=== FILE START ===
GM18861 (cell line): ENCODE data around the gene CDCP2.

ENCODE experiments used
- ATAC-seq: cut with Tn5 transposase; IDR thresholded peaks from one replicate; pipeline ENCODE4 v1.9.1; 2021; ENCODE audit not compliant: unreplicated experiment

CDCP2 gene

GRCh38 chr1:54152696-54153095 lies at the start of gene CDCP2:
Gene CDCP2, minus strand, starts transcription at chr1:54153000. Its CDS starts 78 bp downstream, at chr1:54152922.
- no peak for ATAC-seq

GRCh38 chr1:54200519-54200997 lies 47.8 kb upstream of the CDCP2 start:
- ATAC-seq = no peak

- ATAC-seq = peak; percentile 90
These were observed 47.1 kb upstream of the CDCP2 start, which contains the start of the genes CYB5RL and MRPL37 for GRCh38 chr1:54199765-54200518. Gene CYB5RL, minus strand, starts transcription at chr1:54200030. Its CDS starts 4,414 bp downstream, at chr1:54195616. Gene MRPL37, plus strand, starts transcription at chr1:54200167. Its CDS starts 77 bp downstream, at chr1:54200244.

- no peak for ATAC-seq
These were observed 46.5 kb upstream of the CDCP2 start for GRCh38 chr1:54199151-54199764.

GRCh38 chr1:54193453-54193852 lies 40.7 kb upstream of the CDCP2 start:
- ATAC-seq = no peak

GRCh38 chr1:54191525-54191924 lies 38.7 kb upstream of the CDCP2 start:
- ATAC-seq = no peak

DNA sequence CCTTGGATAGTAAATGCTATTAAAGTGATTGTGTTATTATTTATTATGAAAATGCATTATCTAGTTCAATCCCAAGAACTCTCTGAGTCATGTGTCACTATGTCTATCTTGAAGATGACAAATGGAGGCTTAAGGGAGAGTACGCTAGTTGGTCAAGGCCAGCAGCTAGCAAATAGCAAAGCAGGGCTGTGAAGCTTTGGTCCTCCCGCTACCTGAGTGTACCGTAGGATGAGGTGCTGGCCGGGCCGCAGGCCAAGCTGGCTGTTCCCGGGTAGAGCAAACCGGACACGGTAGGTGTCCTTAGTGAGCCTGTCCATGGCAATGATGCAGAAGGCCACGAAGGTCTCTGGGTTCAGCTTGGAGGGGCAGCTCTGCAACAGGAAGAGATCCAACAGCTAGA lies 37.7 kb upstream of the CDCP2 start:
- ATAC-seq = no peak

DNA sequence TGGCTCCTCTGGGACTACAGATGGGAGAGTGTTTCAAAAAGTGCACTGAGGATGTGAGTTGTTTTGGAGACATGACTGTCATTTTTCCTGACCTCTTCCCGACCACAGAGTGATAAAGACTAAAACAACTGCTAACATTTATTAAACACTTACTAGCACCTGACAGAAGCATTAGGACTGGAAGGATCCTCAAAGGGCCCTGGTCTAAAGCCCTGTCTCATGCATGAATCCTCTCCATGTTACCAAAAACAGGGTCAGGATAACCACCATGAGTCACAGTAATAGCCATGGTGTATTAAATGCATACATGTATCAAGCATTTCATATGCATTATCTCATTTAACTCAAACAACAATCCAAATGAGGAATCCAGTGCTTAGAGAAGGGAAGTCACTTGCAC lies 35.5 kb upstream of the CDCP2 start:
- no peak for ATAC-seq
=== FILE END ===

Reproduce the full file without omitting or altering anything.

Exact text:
GM18861 (cell line): ENCODE data around the gene CDCP2.

ENCODE experiments used
- ATAC-seq: cut with Tn5 transposase; IDR thresholded peaks from one replicate; pipeline ENCODE4 v1.9.1; 2021; ENCODE audit not compliant: unreplicated experiment

CDCP2 gene

GRCh38 chr1:54152696-54153095 lies at the start of gene CDCP2:
Gene CDCP2, minus strand, starts transcription at chr1:54153000. Its CDS starts 78 bp downstream, at chr1:54152922.
- no peak for ATAC-seq

GRCh38 chr1:54200519-54200997 lies 47.8 kb upstream of the CDCP2 start:
- ATAC-seq = no peak

- ATAC-seq = peak; percentile 90
These were observed 47.1 kb upstream of the CDCP2 start, which contains the start of the genes CYB5RL and MRPL37 for GRCh38 chr1:54199765-54200518. Gene CYB5RL, minus strand, starts transcription at chr1:54200030. Its CDS starts 4,414 bp downstream, at chr1:54195616. Gene MRPL37, plus strand, starts transcription at chr1:54200167. Its CDS starts 77 bp downstream, at chr1:54200244.

- no peak for ATAC-seq
These were observed 46.5 kb upstream of the CDCP2 start for GRCh38 chr1:54199151-54199764.

GRCh38 chr1:54193453-54193852 lies 40.7 kb upstream of the CDCP2 start:
- ATAC-seq = no peak

GRCh38 chr1:54191525-54191924 lies 38.7 kb upstream of the CDCP2 start:
- ATAC-seq = no peak

DNA sequence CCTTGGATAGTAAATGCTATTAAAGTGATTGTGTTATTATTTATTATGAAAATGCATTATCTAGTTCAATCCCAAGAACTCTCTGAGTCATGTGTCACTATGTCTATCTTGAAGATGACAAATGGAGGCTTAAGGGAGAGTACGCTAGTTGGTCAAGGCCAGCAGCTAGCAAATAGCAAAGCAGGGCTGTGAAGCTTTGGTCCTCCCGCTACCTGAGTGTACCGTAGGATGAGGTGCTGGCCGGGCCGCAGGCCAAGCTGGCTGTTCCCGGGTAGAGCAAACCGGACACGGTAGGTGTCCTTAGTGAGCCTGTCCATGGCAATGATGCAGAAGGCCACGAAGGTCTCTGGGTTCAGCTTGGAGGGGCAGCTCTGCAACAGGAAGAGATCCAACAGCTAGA lies 37.7 kb upstream of the CDCP2 start:
- ATAC-seq = no peak

DNA sequence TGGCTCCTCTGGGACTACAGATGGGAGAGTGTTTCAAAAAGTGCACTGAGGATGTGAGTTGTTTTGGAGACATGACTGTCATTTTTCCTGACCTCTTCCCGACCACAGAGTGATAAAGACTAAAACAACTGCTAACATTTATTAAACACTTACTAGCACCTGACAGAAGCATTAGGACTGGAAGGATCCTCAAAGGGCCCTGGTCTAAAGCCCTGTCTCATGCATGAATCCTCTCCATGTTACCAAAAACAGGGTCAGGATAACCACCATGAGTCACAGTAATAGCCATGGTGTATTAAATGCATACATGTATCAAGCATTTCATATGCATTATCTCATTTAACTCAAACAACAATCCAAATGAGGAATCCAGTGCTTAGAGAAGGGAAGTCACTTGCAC lies 35.5 kb upstream of the CDCP2 start:
- no peak for ATAC-seq